Transcranial Alternating Current Stimulation Boosts Consolidation of Long-term Memory

August 2, 2018

By Will Boggs MD 

NEW YORK—Closed-loop slow-wave transcranial alternating current stimulation (tACS) enhances consolidation of long-term memory, researchers report.

"By measuring the electric fields on the scalp, we can detect changes in the underlying brain state that indicate when recent experiences are being reactivated during sleep," said Dr. Praveen K. Pilly from HRL Laboratories, in Malibu, California.

"We can enhance this process by prolonging this state through electrical stimulation, which results in a better integration of recent experiences into a coherent and robust memory," he told Reuters Health by email.

Research suggests that recent experiences are reactivated during slow-wave sleep and that this reactivation allows for the integration of these experiences into long-term memory. tACS has been shown to enhance this sleep-dependent consolidation process.

Dr. Pilly and colleagues used a novel closed-loop tACS protocol to target endogenous slow-wave oscillations during sleep and investigated whether enhancing these oscillations would influence overnight memory performance in 16 healthy volunteers.

Transcranial direct current stimulation (tDCS) had no reliable effect on performance, the team reports in the Journal of Neuroscience, online July 23.

In contrast, long-term memory consolidation improved after closed-loop tACS, and this improvement correlated with increases and subsequent decreases in endogenous slow-wave oscillation power and spindle power.

The longer the stimulation-induced power increase was maintained, the greater was the improvement in post-sleep memory performance.

"There are recent reports in the literature questioning the efficacy and reliability of transcranial alternating current stimulation (tACS) in entraining neural oscillations and improving overnight memory performance," Dr. Pilly said. "As opposed to open-loop stimulation protocols, our novel closed-loop method provides evidence for modulating endogenous oscillations to improve long-term memory generalization. Due to the closed-loop aspect, we can take advantage of the endogenous oscillations to increase the efficacy of the otherwise difficult task of stimulating through the scalp."

"Our results provide evidence for the role of slow-wave oscillations during stages 2 and 3 of non-rapid eye movement (NREM) sleep in sleep-dependent memory consolidation for long-term retention and generalization," he said. "The method could benefit patients suffering from sleep deficits, especially related to slow-wave sleep, who show concomitant impairments in learning and memory."

"There is a lot of scope for optimizing learning and memory, and possibly even restoring memory function, by intervening during sleep and other offline periods with a completely non-invasive stimulation system that is driven by endogenous neural oscillations," Dr. Pilly said. "More work needs to be done to understand the limits of this technology and the implications for other experiences that may not have received the benefits of stimulation."

Thomas Reed, who recently reviewed the mechanisms of transcranial electrical stimulation, is currently completing his PhD in closed-loop brain stimulation at the University of Oxford, U.K. He told Reuters Health by email, "The idea of using tDCS delivered during a behavioral task to improve memory encoding, combined with tACS during sleep to improve memory consolidation, is an interesting idea, and the results observed on the second day of testing do lead to the conclusion that this stimulation protocol is able to improve memory consolidation."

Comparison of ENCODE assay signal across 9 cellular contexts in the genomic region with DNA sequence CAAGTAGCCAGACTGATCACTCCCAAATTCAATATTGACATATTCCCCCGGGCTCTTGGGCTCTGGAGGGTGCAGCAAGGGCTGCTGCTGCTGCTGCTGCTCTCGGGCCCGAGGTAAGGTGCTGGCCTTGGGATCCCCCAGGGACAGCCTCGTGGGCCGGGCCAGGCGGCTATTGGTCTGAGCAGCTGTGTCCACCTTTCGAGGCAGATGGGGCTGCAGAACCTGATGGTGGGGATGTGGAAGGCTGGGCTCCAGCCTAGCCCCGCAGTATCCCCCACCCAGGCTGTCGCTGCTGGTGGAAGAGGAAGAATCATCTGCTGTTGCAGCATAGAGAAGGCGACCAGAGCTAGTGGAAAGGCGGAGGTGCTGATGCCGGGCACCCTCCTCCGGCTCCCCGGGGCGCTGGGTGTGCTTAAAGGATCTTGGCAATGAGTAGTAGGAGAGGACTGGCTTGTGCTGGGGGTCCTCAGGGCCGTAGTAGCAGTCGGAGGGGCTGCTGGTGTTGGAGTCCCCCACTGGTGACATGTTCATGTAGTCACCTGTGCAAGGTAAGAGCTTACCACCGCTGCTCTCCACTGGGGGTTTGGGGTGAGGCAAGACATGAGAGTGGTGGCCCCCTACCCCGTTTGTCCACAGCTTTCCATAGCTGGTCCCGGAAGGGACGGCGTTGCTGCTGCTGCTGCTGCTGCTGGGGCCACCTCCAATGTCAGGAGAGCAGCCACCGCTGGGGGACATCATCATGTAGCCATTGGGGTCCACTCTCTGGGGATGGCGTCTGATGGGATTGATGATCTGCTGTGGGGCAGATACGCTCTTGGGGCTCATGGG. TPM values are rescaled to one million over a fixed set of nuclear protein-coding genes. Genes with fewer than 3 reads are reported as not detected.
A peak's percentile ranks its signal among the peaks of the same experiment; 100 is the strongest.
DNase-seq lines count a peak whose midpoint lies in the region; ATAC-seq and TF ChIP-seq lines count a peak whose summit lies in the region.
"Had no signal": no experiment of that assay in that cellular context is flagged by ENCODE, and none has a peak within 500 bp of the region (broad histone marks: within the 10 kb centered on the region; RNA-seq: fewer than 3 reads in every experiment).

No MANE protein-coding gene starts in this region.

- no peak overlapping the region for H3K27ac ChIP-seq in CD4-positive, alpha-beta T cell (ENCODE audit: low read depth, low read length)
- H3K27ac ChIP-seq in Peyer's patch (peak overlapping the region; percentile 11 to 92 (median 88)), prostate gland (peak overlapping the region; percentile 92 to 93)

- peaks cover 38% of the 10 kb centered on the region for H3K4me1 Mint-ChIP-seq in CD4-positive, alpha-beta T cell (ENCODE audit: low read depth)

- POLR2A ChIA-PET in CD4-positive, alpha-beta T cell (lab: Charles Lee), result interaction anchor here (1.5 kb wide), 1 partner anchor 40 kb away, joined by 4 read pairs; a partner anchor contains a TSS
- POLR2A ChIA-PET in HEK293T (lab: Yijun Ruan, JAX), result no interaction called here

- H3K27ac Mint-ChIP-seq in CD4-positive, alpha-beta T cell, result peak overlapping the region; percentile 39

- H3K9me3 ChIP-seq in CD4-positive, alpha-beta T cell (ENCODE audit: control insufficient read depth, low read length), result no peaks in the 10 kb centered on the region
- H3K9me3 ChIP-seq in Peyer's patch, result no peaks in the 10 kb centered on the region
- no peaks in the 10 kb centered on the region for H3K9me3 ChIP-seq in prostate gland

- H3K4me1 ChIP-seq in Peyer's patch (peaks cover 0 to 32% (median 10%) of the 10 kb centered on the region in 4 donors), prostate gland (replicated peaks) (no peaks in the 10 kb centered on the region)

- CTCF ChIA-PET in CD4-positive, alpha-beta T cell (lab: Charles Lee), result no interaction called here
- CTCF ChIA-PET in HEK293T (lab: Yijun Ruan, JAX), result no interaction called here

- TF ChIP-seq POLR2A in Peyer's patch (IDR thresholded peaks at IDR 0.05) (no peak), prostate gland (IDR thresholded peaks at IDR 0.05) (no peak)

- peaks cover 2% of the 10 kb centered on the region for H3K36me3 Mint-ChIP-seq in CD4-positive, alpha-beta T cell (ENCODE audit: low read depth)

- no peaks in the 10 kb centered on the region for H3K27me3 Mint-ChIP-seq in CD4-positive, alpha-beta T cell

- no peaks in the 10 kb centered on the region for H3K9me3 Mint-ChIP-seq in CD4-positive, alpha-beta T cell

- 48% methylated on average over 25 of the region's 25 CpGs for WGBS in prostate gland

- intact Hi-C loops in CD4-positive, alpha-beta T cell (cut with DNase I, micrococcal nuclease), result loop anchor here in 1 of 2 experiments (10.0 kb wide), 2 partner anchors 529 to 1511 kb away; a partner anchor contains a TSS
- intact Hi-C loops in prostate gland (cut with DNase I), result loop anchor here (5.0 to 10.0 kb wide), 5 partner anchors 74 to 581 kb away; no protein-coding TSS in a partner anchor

"However, as participants either received sham stimulation or combined tDCS and tACS, it is difficult to distinguish whether the behavioral changes would not have been observed if participants had only received tDCS whilst completing the task on the first day or only received tACS during sleep," he said.

"The fact that tACS is not delivered continuously and is instead only delivered when slow waves are detected is a big positive for this closed-loop design, as it allows the overall duration of tACS to be increased," Reed said. "When combined with the realistically styled training, this study demonstrates how non-invasive brain stimulation techniques could be used in a real-world setting."

He noted, "This paper used tACS that was in phase with the brain's endogenous oscillations; it would have been nice to see an extra condition in which stimulation was administered out of phase with endogenous oscillations - possibly disrupting consolidation and further proving the link between slow-wave oscillations and consolidation."

"Closed-loop stimulation such as this is going to become a more common practice as the technology develops," Reed added. "We already see closed-loop stimulation in deep brain stimulation for treatment for Parkinson's disease, and that technology is now being used with noninvasive brain stimulation in examples such as this one. The next step for this type of technology is building a more intelligent stimulation protocol that is able to adapt to what the individual is doing (probably using machine learning) by changing stimulation parameters and giving them a 'mental assist.'"

Dr. Pilly has a pending patent application on the closed-loop tACS method. DARPA (Defense Advanced Research Projects Agency) and the Army Research Office supported this research.


J Neurosci 2018.

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